'When Lambs Become Lions': Film Review

When Lambs Become Lions Still - Publicity - H 2019
Courtesy of Oscilloscope
Has the dramatic tension of a Hollywood thriller.

Jon Kasbe's documentary chronicles the struggles of an African poacher and a wildlife ranger dedicated to stopping the illegal profession.

Few documentaries feel as cinematic as Jon Kasbe's debut effort examining the conflicts between poachers and wildlife rangers in Kenya. When Lambs Become Lions takes a decidedly humanistic view toward its hot-button topic, focusing on several figures whose relationships prove surprisingly complex. Gorgeously photographed and edited, the film has the look and pacing of a thriller, albeit one with near-Shakespearean dramatic dimensions.

The filmmaker spent three years embedded full-time with his subjects. His efforts have certainly paid off in terms of access, especially considering that two of them are operating on the wrong side of the law. They are a poacher referred to only as "X," and his younger associate Lukas, who handles the dirty work of killing the elephants they hunt with poison-drenched arrows. X is unrepentant about his chosen profession, reveling in the money it brings him and his family. He styles himself purely as a middleman, declaring, "I never do the killings myself."

On the other side of the spectrum is Asan, a ranger who struggles with financial issues since government paychecks have been less than forthcoming and his wife is pregnant with their second child. His work is dangerous, as made evident by the funeral of a colleague killed in the line of duty, and his family has become concerned for his safety. Asan knows the strategies of the poachers all too well, since he used to be one himself before having a crisis of conscience. He also happens to be related to X; the two are cousins, and have remained close despite their very different professions.

"Out here, we're all hunters," Asan says resignedly. "Poachers hunt the elephants, and we hunt the poachers." The rangers, outfitted in camouflage uniforms and heavily armed, don't fool around. When it comes to their human prey, they operate under a shoot-to-kill policy. "Better to kill the poacher and spare the elephant," one of them comments.

The degree of candor afforded by the central characters prove extraordinary as the documentary captures many intimate moments, both personal and professional. Toward the end of the film, Asan is seen breaking down in tears, overwhelmed by the pressures he faces on a daily basis. Indeed, there are times when the doc has an almost scripted, narrative feel, enhanced by the atmospheric lensing and West Dylan Thordson's emotive music score. One of the most powerful scenes features X and Lukas excitedly happening upon a herd of some 50 elephants, including adults and babies, slowly walking across the African plain in all their majesty.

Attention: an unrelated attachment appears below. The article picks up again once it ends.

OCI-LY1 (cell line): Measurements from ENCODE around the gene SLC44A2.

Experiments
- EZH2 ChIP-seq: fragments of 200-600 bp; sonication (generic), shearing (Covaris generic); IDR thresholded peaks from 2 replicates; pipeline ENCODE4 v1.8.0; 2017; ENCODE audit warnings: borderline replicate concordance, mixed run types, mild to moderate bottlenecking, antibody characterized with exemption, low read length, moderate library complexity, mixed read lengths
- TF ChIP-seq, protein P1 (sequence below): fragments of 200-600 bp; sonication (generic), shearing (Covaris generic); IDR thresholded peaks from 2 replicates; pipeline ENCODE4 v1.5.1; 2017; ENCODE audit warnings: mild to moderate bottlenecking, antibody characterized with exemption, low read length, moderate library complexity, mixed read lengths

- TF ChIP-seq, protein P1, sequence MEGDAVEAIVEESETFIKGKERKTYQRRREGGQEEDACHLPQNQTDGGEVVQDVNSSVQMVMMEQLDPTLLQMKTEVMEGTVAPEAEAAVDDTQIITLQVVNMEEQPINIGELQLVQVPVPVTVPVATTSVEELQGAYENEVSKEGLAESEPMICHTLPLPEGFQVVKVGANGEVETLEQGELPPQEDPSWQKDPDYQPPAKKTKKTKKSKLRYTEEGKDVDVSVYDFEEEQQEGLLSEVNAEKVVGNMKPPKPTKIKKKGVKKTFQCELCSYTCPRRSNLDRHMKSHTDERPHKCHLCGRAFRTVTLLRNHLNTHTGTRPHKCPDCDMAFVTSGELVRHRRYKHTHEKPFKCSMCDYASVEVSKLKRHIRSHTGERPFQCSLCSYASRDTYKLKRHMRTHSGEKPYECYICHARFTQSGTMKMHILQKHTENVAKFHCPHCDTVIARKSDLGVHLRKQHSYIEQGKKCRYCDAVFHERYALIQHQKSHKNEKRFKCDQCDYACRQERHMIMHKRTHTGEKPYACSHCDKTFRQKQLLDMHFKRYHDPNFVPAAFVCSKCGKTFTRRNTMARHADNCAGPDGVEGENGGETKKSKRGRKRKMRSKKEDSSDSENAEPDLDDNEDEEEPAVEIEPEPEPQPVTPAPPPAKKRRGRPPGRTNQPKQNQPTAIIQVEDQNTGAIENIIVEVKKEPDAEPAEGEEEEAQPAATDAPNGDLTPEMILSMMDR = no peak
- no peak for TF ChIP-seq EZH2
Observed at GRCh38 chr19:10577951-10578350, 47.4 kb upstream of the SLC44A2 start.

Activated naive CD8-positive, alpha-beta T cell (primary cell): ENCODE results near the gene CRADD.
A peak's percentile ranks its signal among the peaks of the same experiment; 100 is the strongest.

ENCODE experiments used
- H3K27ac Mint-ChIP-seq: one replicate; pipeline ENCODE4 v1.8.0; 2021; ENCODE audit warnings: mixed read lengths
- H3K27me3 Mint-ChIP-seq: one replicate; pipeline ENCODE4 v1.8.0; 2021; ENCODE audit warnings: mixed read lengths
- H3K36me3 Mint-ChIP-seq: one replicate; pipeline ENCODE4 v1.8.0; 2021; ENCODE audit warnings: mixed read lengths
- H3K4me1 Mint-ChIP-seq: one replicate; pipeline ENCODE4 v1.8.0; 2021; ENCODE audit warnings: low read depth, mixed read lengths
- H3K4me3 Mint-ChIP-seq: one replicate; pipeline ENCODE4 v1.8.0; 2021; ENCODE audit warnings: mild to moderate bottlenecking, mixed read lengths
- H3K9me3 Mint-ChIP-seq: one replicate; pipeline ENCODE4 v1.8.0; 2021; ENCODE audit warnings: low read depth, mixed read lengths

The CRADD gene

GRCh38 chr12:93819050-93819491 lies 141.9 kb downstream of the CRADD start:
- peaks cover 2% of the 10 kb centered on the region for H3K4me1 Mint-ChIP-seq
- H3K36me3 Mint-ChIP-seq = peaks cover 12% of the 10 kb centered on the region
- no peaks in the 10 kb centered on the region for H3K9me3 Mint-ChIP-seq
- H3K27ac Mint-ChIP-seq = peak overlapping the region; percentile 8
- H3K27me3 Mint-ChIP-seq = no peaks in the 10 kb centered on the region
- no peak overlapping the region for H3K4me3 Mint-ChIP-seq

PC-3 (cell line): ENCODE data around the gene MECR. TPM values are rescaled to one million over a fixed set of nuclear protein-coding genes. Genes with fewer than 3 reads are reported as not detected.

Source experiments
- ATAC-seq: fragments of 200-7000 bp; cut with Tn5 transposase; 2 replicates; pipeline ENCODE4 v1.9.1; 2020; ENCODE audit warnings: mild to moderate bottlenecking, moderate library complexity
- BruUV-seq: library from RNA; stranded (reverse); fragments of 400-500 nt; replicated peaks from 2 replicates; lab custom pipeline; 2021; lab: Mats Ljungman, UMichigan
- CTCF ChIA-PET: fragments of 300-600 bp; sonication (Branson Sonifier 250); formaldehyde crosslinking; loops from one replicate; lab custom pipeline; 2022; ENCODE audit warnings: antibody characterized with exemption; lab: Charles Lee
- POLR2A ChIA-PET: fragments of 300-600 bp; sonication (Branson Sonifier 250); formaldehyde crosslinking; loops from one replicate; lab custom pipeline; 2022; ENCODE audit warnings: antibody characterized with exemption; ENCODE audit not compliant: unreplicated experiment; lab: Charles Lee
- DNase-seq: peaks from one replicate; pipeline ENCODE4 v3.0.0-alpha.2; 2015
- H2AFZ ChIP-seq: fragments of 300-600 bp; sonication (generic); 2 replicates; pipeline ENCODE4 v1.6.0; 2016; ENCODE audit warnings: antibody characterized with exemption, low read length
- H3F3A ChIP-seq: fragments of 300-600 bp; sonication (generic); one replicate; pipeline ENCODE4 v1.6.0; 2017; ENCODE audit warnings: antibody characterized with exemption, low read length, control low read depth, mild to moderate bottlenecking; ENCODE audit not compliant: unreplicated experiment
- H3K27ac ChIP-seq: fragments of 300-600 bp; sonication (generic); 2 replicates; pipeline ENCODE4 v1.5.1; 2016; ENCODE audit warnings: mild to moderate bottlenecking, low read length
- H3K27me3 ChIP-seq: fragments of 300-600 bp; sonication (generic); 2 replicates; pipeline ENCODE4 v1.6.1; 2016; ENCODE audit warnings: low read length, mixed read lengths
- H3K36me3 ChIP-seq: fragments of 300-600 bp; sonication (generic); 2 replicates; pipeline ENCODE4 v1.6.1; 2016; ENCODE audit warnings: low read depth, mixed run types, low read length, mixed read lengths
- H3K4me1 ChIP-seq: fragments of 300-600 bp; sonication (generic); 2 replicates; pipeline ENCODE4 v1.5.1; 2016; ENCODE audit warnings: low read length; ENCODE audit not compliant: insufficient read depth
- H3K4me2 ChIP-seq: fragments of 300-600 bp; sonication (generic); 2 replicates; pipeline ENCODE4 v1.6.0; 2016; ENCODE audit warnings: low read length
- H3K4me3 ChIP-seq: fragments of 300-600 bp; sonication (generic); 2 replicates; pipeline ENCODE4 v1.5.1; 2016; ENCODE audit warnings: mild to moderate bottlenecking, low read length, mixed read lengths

The film, which includes Matthew Heineman (City of Ghosts, Cartel Land) among its executive producers, adopts an objective viewpoint, refraining from moralizing about the poachers' decimation of the African elephant population and letting X advance his arguments that he does what he does out of financial necessity, since there are few decently paying jobs available in his country. Of course, it helps that we never actually see him and his cohorts plying their deadly trade; although there are a few fleeting still photographs of elephant corpses, there is no disturbing footage of them being killed. (The press notes inform us that, while When Lambs Become Lions "is committed to showcasing the plight of elephants, it does NOT depict animals of any kind being harmed.") While the restraint is admirable, it could be argued that the doc is whitewashing its subject.

The deadly toll that the poachers take is made clear by footage of the Kenyan president announcing a crackdown in a televised press conference in which he declares, "Ivory is worthless unless it is on our elephants." To make his point, he has his men set fire to a gigantic pile of confiscated ivory tusks, worth some $150 million in total. With that kind of money at stake, it's clear that the problem won't be going away anytime soon.

Production companies: The Documentary Group, Fusion Media Group, Project Earth
Distributor: Oscilloscope Laboratories
Director-director of photography: Jon Kasbe
Producers: Innbo Shim, Tom Yellin, Andrew Harrison Brown
Executive producers: Matthew Heineman, Isaac Lee, Erick Douat, Nicola Ibarguen, Juan Rendon, Daniel Eilemberg
Editors: Frederick Shanahan, Jon Kasbe, Caitlyn Greene
Composer: West Dylan Thordson

79 minutes